Govt to intervene to prevent fuel price “explosion”

Medvode – The government will discuss rising fuel prices on Wednesday with two ministers assuring reporters on Tuesday that the government will step in to secure sufficient supplies from commodity reserves and a sustainable pricing policy.

Slovenia has sufficient reserves not to be hurt by somewhat prolonged disruption to supply of oil derivatives, Economy Minister Zdravko Počivalšek said during the government’s visit to the north of central Slovenian region.

He spoke as prices at the pump hit all-time highs today as a result of the impact of the war in Ukraine. Long lines formed at service stations yesterday as people rushed to fill up and some pumps run out of fuel.

“In line with the intervention from the commodity reserves, we will decide how to ensure a sustainable pricing policy in the coming month. In any case, the state will make sure that the prices won’t explode,” he said.

The government will intervene if necessary both in terms of volumes and prices. A session dedicated to this issue will be held on Wednesday and the Economy Ministry is working on various scenarios for the future, Počivalšek said.

The Commodity Reserves Agency told the STA that it held a reserve of petroleum products that significantly exceeded the 90-day average consumption in Slovenia. The exact quantity of commodity reserves, including petroleum products, is confidential.

Prime Minister Janez Janša, joined by Počivalšek and Infrastructure Minister Jernej Vrtovec, held a meeting with the country’s leading fuel retailers on Monday evening to discuss the stockpiles and supplies of oil derivatives over the next weeks and measures to ensure undisrupted supply even if supplies from Russia are suspended.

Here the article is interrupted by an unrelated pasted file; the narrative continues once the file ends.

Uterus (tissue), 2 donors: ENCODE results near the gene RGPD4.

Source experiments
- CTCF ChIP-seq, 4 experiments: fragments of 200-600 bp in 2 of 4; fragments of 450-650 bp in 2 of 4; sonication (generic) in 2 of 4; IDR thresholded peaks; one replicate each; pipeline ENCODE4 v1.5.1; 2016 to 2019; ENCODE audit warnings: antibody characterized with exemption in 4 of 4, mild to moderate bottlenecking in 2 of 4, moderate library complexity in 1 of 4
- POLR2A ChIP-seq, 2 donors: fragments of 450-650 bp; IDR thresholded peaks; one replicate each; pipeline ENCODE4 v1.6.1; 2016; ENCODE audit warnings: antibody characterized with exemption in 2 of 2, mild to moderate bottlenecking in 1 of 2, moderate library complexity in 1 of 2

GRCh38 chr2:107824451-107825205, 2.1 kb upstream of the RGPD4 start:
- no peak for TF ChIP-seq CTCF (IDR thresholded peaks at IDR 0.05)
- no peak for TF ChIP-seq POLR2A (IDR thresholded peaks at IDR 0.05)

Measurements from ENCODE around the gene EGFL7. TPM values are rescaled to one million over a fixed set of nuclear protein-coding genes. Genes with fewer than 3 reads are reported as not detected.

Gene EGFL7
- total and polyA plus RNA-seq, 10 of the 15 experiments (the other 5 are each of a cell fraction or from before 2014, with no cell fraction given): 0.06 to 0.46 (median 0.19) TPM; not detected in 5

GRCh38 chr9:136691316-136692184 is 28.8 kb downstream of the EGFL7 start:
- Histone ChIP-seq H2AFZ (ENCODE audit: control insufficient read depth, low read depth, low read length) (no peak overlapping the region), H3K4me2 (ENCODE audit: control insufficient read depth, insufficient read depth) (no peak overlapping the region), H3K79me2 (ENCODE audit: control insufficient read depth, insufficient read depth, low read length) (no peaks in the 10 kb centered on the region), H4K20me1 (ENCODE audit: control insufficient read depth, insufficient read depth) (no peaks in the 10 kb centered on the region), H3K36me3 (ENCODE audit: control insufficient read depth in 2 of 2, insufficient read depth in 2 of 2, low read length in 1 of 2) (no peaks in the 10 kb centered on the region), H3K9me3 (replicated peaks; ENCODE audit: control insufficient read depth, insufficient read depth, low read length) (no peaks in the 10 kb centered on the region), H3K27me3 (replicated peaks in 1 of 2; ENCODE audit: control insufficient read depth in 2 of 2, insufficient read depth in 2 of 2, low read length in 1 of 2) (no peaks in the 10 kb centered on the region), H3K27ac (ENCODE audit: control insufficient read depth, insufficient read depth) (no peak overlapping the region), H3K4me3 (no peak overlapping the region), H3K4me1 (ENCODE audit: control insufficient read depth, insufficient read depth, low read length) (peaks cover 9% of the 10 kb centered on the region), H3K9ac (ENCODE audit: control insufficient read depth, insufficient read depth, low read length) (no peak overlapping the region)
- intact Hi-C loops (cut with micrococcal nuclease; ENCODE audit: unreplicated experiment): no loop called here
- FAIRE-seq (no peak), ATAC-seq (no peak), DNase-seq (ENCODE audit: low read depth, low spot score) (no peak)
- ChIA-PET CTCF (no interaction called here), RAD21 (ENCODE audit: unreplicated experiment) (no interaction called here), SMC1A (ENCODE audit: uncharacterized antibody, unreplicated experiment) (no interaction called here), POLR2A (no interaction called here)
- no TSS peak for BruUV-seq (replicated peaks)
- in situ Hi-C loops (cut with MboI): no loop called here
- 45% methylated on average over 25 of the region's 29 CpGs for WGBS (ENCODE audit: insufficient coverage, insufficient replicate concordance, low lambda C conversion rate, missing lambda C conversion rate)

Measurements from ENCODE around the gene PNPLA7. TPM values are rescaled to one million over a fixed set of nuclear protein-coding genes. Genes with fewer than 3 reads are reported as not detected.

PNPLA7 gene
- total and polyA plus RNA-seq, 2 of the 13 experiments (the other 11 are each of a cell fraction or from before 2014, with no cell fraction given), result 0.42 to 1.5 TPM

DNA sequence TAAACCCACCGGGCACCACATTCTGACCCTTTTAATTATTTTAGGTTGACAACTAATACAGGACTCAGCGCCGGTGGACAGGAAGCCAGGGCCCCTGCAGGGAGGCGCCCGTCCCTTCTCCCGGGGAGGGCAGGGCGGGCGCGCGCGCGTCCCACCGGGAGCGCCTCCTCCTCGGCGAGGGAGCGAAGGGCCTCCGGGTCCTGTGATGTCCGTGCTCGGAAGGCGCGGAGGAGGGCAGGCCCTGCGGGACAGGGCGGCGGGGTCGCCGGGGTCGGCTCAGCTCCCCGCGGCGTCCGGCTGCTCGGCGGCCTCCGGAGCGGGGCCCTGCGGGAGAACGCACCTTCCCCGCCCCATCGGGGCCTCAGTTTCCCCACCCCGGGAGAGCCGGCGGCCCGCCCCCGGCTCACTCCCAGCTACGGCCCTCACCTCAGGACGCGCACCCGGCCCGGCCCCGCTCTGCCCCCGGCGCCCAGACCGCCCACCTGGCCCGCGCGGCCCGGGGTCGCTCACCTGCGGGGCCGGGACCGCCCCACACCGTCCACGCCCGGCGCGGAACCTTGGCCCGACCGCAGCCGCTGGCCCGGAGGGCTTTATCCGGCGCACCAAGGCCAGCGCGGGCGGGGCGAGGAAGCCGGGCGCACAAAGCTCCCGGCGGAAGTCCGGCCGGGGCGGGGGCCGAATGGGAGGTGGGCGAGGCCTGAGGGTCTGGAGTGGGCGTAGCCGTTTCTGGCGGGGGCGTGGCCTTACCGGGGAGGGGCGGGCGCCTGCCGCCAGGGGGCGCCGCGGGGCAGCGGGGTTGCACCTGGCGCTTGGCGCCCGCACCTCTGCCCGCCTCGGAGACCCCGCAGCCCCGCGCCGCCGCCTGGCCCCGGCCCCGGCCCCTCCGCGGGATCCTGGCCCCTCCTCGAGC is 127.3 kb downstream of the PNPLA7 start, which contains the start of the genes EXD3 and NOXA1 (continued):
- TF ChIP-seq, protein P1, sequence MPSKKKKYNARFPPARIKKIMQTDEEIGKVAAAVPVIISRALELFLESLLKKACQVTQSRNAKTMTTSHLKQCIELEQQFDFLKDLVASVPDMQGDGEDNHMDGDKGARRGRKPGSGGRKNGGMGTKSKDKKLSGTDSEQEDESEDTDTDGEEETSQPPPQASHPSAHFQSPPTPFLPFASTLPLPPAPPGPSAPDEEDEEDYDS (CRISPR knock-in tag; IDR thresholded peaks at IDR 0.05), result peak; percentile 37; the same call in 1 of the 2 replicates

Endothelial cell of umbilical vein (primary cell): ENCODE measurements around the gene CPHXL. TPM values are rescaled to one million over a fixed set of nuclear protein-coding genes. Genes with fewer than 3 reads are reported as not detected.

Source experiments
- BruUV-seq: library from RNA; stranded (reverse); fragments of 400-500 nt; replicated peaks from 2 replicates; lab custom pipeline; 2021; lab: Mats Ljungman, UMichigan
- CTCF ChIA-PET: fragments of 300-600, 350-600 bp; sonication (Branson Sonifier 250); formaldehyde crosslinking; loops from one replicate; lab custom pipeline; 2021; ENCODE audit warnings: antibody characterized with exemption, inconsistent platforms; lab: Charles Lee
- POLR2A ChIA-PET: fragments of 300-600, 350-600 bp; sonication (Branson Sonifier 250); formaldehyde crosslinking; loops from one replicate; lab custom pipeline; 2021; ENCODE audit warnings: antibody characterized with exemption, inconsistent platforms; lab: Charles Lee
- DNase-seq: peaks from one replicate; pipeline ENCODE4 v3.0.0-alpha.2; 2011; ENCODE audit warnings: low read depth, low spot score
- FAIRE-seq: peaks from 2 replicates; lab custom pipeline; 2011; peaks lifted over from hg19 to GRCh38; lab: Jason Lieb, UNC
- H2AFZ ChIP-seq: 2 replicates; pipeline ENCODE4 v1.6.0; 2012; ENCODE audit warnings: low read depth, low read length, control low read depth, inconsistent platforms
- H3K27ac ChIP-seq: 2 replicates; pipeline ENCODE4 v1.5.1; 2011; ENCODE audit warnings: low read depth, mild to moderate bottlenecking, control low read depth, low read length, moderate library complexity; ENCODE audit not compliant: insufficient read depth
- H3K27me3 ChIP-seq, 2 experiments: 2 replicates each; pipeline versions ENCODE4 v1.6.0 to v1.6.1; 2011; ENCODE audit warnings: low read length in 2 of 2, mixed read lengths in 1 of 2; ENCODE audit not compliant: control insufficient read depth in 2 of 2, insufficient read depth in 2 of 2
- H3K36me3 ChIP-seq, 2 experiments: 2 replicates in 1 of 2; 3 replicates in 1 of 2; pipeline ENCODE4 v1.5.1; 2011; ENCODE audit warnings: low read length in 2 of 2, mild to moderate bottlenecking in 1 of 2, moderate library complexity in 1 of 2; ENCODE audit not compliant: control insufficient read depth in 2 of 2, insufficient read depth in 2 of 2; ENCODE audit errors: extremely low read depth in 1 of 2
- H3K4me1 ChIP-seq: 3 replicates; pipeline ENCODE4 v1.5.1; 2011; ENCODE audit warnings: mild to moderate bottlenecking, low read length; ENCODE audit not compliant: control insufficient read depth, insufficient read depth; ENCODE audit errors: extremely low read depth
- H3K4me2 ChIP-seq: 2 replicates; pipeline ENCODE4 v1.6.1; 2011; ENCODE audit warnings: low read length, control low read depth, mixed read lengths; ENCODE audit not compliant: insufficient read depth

Počivalšek said the retailers briefed them on their reserves, supply flows and issues. “We in turn told them how we see a sustainable pricing policy in the future.”

Meanwhile, Defence Minister Matej Tonin described an embargo on gas and oil imports from Russia as the most powerful tool available to the West to stop Russian war in Ukraine as it would get to the “very heart” of its financing.

Such a move would be the quickest to stop the war. Thus, Slovenia’s position is that the sanctions should be stepped up to the maximum at once “even if it hurts us a little”.

Given that Russia provides about 12% of global oil supplies, Tonin is confident that Slovenian oil traders can find new suppliers.

Slovenia could weather the period of delays and disruption to supply with oil reserves. “With reserves, we give oil traders room for manoeuvre to secure other sources,” said Tonin.

Speaking of gas, he said there had been assurances from those responsible EU stockpiles were sufficient to get through the winter and spring as efforts were under way to replenish the stocks to the maximum extent.

Production could be stepped up by some European countries such as Norway while the EU is also in talks with the Arab world to increase supplies, he added.

The Chamber of Agriculture and Forestry urged the government today to secure farmers fuel to work the land from commodity reserves in case of disrupted supplies, warning that the fallout from the war was huge already.